(1) In General. A subpoena may order the witness to produce any books, papers, documents, data, or other objects the subpoena designates. The court may direct the witness to produce the designated items in court before trial or before they are to be offered in evidence. When the items arrive, the court may permit the parties and their attorneys to inspect all or part of them.
(2) Quashing or Modifying the Subpoena. On motion made promptly, the court may quash or modify the subpoena if compliance would be unreasonable or oppressive.

Fed. R. Crim. P. 17.

In United States v. Nixon, 418 U.S. 683 (1974), the Supreme Court delineated the following rule which guides this Court's analysis of the subpoena:

[I]n order to require production prior to trial, the moving party must show: (1) that the documents are evidentiary and relevant; (2) that they are not otherwise procurable reasonably in advance of trial by exercise of due diligence; (3) that the party cannot properly prepare for trial without such production and inspection in advance of trial and that the failure to obtain such inspection may tend unreasonably to delay the trial; and (4) that the application is made in good faith and is not intended as a general fishing expedition.'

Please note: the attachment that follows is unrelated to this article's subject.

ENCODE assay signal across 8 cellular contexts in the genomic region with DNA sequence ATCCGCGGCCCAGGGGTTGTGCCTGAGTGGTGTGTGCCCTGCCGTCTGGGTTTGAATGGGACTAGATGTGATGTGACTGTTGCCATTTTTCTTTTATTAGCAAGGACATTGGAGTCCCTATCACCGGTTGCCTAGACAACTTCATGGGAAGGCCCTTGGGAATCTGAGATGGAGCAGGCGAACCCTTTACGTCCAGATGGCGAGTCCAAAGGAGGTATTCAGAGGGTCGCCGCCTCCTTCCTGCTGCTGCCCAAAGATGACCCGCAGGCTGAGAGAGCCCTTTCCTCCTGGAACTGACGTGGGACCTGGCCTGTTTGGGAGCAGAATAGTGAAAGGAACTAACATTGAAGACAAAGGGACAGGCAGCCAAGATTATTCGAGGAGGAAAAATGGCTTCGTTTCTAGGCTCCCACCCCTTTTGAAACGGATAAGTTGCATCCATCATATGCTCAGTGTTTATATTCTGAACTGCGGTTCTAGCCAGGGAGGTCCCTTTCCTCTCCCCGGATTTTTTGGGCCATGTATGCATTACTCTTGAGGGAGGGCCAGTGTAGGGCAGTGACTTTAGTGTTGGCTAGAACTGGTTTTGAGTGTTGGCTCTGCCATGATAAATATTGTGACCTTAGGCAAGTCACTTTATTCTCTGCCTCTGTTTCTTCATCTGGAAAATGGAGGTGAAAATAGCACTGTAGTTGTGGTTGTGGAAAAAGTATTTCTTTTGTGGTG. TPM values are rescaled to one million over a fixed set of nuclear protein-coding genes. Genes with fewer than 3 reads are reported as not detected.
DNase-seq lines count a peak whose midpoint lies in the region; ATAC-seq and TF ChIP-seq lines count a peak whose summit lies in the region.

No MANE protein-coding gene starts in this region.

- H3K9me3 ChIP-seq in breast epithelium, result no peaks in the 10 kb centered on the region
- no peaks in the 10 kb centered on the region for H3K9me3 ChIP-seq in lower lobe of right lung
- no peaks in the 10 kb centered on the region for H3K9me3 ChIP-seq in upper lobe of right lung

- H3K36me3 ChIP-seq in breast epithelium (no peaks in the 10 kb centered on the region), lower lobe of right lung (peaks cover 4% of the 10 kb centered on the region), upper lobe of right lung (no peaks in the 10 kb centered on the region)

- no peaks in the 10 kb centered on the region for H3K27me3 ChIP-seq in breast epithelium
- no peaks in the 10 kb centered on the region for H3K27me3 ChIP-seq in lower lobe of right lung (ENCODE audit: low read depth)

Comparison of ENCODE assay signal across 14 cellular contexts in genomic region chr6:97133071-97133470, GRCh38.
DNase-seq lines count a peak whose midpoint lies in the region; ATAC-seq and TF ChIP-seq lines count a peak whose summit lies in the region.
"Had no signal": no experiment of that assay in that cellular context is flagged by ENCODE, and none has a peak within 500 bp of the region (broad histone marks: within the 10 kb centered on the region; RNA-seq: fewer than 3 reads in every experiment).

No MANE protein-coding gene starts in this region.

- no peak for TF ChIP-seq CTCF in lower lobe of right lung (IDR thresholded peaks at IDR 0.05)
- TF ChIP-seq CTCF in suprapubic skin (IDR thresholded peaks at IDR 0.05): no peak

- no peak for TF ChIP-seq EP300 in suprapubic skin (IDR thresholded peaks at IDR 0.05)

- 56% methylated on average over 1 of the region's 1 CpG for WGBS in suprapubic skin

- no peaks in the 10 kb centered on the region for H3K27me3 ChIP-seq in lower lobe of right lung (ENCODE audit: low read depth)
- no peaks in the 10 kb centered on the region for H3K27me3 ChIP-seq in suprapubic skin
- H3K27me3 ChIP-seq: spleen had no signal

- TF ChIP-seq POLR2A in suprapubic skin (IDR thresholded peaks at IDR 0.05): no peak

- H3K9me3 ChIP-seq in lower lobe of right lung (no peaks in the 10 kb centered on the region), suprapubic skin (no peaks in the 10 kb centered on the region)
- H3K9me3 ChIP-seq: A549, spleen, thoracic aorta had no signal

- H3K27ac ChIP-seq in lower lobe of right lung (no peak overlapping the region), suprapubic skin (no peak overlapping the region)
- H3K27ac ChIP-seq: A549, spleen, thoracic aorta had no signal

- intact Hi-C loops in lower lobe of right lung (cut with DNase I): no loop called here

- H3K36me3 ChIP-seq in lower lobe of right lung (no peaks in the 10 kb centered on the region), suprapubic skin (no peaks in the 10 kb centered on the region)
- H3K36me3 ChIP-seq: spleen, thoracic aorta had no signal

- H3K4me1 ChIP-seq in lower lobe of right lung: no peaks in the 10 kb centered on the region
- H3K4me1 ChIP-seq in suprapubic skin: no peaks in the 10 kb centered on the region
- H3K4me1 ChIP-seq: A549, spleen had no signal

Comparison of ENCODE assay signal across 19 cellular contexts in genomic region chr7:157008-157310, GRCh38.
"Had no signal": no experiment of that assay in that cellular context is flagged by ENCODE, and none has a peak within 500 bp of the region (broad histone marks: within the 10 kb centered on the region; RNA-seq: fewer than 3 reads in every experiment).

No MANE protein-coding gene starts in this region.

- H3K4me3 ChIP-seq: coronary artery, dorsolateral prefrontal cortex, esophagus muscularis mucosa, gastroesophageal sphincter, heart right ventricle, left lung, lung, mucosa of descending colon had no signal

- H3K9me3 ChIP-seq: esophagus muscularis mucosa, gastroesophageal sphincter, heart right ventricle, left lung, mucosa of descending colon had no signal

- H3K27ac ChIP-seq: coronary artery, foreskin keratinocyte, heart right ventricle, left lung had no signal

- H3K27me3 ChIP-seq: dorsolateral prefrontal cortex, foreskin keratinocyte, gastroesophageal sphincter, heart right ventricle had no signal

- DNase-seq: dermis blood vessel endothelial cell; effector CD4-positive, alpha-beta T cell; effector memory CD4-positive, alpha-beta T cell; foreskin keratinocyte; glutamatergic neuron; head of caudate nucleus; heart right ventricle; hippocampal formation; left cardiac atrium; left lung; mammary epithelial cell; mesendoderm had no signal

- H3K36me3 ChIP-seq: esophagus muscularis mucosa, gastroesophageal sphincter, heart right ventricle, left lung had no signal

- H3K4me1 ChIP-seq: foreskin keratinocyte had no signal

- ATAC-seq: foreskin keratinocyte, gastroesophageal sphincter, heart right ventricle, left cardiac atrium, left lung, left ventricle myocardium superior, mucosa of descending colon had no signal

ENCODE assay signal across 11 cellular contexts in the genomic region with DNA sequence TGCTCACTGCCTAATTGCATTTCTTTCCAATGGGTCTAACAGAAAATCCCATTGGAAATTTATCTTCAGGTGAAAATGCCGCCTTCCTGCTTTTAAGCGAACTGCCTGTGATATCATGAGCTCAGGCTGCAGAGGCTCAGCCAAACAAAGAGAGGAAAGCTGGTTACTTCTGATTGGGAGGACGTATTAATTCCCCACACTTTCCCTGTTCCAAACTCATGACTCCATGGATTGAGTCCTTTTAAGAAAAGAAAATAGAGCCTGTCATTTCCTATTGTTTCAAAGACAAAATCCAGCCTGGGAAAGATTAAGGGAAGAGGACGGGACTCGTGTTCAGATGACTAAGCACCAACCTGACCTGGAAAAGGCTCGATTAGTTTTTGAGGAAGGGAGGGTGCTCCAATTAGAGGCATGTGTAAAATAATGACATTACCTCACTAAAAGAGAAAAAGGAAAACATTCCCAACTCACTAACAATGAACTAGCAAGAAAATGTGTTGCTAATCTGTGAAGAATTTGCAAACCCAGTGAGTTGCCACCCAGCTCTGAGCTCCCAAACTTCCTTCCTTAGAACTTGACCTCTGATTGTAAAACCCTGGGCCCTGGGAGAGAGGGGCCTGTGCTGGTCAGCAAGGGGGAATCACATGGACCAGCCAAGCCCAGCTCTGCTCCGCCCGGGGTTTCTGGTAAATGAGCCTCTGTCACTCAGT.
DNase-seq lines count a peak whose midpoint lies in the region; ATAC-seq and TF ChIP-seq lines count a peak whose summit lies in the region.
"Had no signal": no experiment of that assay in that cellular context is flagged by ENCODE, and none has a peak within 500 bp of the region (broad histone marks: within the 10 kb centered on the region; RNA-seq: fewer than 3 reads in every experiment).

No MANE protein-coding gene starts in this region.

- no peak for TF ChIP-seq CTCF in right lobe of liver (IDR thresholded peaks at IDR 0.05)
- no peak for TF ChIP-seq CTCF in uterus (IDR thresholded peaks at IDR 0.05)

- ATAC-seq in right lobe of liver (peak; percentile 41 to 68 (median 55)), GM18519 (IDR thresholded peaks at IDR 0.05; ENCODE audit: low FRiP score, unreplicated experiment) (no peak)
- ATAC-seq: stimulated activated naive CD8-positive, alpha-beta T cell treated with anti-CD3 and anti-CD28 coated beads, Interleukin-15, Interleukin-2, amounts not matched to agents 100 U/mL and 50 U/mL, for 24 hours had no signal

Against this background, the [moving party], in order to carry his burden, must clear three hurdles: (1) relevancy; (2) admissibility; (3) specificity.

Id. at 699-700.[1] With this background in mind, the Court turns to the instant motion.

Lilly seeks to have the subpoena "quashed in its entirety because it is categorically unreasonable and oppressive." Lilly Reply at 13. The Defendants seek to have the entire subpoena upheld, and they have submitted justifications for each of their requests in the 26-page subpoena. In reviewing the subpoena, it is true that many of the requests must be quashed for various reasons; however, this is certainly not true of all requests in the 26-page document. Accordingly, the Court will address the subpoena request-by-request in order to determine whether the items need to be produced by Lilly. The Court will note which requests should be quashed and which requests are appropriate. For some requests, however, the Court would like more information in order to make that determination. Accordingly, a conference shall be held on Friday, September 19, 2014, at 9:00 a.m. in Courtroom 202 of the Birch Bayh Federal Building & United States Courthouse, 46 E. Ohio Street, Indianapolis, Indiana. The parties should be prepared to address each request listed below for which the Court notes it needs more information. Prior to this conference, the parties should attempt to resolve the outstanding requests amongst themselves.